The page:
Friday, 19 November 2010

Three Kings quotes part 1

"Three Kings" is some kind of weird masterpiece, a screw-loose war picture that sends action and humor crashing head-on into each other and spinning off into political anger.

a scathing dark comedy about the first true media war. George Bush's war was very carefully choreographed and scripted to look like a tremendous victory for good old American know-how. What we didn't hear much about is what happened to all the Iraqis that Bush exhorted to rebel and topple Saddam Hussein -- those poor souls that Bush then abandoned.

Along the way, the encounter the wreckage of Bush's war, not just the surreal desert landscape punctuated with oil fires or the oil-slicked wildlife, but the wreckage of Iraqi life. The Vietnam movies of the late 1980's did a good job of portraying the other side as human too, yet it takes an extraordinary amount of bravery to portray the Gulf War as the cynical exercise in political and economic self-interest that it was.

Three Kings provides a bold interpretation of America’s first Gulf War. And it strikes a precarious balance that will make it a difficult film to classify: It’s an outrageous comedy and a challenging morality play, while at heart its a classic Western (set in an unlikely context).

The Gulf War is a dangerous subject to raise on the big screen. Since we have been led to distrust the media’s presentation of American involvement overseas, we don’t really know what went on over there,

What would you do if you found yourself in the middle of such a betrayal? Would you do what you could to help those Kuwaitis in danger, or would you follow your country’s social policy to the letter, knowing that good people would suffer the consequences?

Couched as a Hawksian World War II adventure, Three Kings is, in essence, an essay on the failures of Gulf War I, foreshadowing why the current post-Saddam American occupation plan has been grossly miscalculated by the current Bush Administration. Three Kings offers mainstream Americans a human context of American military intervention through Iraqi eyes, the deep sense of betrayal felt by anti-Saddam dissident groups, Iraqi resentment of perceived American interests, and an idea of how to reconcile these differences. In short, world events have ordained Three Kings as the most important American movie of the past decade.

The movies have shown us an undisciplined military in the past, but rarely has being in the army been portrayed as an intercontinental frat party—

But the largely unreported "erosion of discipline" and subsequent abandonment in Gulf War I has, according to the leaders of Iraqi dissident groups, only deepened mistrust. This is where Three Kings is its most powerful: Describing an Iraqi viewpoint of American military intervention, which threatens to undermine an American occupation of the country and the Bush Administration's vision of a post-Saddam Middle East.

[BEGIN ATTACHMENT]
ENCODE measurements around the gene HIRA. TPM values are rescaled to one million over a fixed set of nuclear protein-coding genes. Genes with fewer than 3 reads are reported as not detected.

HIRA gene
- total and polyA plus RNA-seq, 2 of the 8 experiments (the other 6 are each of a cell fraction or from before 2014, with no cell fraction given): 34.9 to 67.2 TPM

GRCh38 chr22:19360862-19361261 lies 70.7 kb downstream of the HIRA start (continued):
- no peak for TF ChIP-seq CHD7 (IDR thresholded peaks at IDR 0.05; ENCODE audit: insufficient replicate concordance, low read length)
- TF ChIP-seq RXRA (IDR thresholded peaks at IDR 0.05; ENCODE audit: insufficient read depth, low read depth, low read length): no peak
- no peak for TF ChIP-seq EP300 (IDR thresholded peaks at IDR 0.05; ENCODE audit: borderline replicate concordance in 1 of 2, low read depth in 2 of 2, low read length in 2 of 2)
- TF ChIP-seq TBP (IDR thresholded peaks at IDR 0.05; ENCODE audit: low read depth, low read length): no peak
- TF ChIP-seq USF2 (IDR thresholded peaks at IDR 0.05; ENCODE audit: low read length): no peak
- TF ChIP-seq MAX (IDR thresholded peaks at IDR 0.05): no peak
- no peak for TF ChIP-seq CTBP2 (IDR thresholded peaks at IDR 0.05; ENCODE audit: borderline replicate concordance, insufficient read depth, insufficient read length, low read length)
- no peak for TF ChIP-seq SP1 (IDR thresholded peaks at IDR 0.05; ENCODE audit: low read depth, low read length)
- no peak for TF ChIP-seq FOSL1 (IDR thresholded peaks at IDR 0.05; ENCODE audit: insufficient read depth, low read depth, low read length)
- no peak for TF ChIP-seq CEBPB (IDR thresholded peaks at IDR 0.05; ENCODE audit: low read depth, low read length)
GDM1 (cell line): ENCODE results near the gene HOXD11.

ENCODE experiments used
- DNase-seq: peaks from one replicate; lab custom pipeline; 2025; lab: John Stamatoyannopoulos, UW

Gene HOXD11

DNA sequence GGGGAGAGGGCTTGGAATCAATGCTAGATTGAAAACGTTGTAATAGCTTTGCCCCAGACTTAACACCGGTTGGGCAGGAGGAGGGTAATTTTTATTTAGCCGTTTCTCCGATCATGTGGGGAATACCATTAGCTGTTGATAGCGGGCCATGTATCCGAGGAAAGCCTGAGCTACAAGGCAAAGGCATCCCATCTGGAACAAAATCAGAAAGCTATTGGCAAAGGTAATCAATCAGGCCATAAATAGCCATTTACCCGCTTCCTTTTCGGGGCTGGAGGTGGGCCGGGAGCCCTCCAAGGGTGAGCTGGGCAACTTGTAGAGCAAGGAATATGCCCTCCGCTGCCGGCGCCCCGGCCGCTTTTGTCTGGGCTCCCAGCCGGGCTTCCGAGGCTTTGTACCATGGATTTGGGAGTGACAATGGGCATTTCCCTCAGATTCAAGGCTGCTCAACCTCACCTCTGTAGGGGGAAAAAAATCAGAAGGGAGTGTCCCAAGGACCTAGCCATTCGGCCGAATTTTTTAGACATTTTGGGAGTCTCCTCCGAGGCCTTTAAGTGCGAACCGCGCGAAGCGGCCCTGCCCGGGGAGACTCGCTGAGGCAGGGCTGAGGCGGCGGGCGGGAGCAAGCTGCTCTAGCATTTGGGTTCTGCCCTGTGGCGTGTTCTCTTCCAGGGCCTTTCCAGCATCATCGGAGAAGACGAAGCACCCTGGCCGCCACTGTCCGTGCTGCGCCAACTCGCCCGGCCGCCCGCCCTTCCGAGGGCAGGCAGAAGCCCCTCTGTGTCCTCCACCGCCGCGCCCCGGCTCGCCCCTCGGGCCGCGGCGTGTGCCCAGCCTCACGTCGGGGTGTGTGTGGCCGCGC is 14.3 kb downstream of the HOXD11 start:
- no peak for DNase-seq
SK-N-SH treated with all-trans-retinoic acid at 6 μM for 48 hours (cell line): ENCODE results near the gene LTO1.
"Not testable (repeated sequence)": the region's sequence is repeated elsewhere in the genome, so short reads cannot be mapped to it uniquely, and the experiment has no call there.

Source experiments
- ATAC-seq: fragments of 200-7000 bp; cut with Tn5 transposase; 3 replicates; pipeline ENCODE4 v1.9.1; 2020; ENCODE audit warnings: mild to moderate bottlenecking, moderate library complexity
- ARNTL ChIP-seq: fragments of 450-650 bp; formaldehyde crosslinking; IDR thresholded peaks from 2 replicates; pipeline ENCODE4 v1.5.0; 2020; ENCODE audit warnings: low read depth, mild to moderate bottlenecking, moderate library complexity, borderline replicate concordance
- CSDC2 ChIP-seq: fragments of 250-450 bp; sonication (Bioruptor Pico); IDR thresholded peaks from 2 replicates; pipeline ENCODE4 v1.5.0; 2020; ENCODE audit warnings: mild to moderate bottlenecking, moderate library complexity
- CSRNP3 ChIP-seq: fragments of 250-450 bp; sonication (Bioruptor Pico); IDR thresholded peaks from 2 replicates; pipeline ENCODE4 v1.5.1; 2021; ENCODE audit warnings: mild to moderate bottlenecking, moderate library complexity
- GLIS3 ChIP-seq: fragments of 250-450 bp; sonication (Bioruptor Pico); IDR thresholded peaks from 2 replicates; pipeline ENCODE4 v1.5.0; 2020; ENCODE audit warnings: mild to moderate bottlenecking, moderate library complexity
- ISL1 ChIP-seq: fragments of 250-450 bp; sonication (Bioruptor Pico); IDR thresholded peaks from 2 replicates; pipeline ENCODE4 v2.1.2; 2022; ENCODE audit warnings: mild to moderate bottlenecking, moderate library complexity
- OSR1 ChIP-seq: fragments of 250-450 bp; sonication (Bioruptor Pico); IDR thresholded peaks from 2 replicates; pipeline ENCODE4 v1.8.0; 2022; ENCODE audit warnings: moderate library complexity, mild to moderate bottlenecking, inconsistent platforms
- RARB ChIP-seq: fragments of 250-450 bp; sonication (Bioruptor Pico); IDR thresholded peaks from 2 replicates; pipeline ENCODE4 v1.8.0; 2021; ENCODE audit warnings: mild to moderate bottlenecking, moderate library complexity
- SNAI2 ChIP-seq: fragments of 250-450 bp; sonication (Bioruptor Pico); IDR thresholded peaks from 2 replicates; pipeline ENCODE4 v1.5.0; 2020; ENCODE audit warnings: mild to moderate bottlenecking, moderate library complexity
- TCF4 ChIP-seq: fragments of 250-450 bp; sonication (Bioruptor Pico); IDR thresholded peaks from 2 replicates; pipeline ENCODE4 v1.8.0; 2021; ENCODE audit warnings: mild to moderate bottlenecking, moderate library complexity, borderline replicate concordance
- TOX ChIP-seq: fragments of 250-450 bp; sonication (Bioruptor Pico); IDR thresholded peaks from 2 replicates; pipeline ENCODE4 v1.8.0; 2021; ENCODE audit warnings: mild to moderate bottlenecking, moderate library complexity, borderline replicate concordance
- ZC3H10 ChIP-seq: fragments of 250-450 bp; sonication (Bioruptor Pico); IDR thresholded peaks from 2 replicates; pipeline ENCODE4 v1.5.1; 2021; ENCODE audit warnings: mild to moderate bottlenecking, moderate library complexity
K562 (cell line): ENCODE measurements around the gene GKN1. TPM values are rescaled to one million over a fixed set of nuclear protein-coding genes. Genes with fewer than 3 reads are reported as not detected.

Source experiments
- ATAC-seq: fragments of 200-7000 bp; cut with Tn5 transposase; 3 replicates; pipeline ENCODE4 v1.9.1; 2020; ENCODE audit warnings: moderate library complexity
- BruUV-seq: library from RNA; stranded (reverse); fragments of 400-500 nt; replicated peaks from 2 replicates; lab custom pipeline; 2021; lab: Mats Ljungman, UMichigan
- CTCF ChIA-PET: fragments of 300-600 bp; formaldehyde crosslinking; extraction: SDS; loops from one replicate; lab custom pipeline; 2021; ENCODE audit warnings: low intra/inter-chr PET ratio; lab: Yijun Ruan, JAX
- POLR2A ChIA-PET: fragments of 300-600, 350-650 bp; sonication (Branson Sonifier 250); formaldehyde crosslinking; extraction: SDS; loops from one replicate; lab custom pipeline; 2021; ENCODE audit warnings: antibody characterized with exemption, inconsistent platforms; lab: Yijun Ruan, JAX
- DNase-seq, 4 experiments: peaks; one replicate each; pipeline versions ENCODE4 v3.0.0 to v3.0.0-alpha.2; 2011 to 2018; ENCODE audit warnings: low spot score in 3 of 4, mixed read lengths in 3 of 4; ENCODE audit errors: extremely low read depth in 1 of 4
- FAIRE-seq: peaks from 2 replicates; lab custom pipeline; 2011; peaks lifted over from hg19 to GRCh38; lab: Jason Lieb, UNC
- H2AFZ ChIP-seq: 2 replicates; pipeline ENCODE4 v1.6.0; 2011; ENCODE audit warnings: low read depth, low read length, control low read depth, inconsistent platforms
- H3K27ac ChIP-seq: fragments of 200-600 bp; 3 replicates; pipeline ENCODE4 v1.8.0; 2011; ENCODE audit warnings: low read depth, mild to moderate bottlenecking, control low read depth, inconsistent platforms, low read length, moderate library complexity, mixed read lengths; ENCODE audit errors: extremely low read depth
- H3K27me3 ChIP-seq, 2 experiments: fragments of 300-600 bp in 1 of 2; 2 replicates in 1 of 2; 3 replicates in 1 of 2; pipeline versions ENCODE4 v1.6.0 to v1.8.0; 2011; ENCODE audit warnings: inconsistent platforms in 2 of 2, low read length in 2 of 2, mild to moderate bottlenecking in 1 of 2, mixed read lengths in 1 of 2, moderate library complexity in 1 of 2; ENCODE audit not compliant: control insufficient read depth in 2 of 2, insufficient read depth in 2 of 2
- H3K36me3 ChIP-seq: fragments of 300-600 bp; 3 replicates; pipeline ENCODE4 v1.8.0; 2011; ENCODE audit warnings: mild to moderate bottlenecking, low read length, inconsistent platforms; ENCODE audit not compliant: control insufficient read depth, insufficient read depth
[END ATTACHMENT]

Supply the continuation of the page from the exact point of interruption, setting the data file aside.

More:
The most curious aspect of these visions of a post-Saddam Middle East is the Americanized perspective. It assumes that democracy is infectious: that once a nation rubs elbows with soldiers of a free nation, then it will embrace democracy itself.

Three Kings helps us interpret this position by describing the little reported consequences of Gulf War I: The irreparable harm brought about by perceived American betrayal of Iraqis and pirating of Kuwaiti oil during the first Gulf War.

Director David O. Russell toys with our expectations of the action film genre to show that our perceptions of war don't always mesh with the real implications of war.
It's not American ideals, products, or wealth they reject, but American double standards set according to its interests in wealth

Even Western educated Arabs have turned against the United States because they perceive that the United States no long represents "American" ideals. The peasants refer not to the "United States of America," but the "United States of Freedom"—it's not "America" they need, it's freedom. Iraqis, educated or not, will not accept "America" if they cannot equate it with "freedom," which, in the current context, apparently many cannot.

The irony plays as a swift joke, but darkness lurks underneath: How can the Iraqi people accept America's sincerity of "liberation" when its conduct provides so much evidence to the contrary? Or, in the language of Three Kings, how can American liberation be sincere when the country is being looted of its riches?

But underneath the Hollywood ending is the idea that the American public needs an unconstrained media if it is ever to have a complete, complex portrait of events half a world away. The major American media outlets accepted the escort-only rule under protest, but seemed all-too-willing to accept an untainted, yellow-ribboned victory. The deep divisions over this conflict necessitate precisely what Three Kings calls for: Media free of unreasonable military intervention, which buried the most unsavory aspects of the last Gulf War.

In the end of the film, the boys sacrifice the gold after sharing it with the poor Iraqis. The idea is that we will have to sacrifice our own interests of wealth to win the people's trust, that we care about them as a people, as a nation—not just as an uprising that needs to be mollified so that the American kings can steal their gold.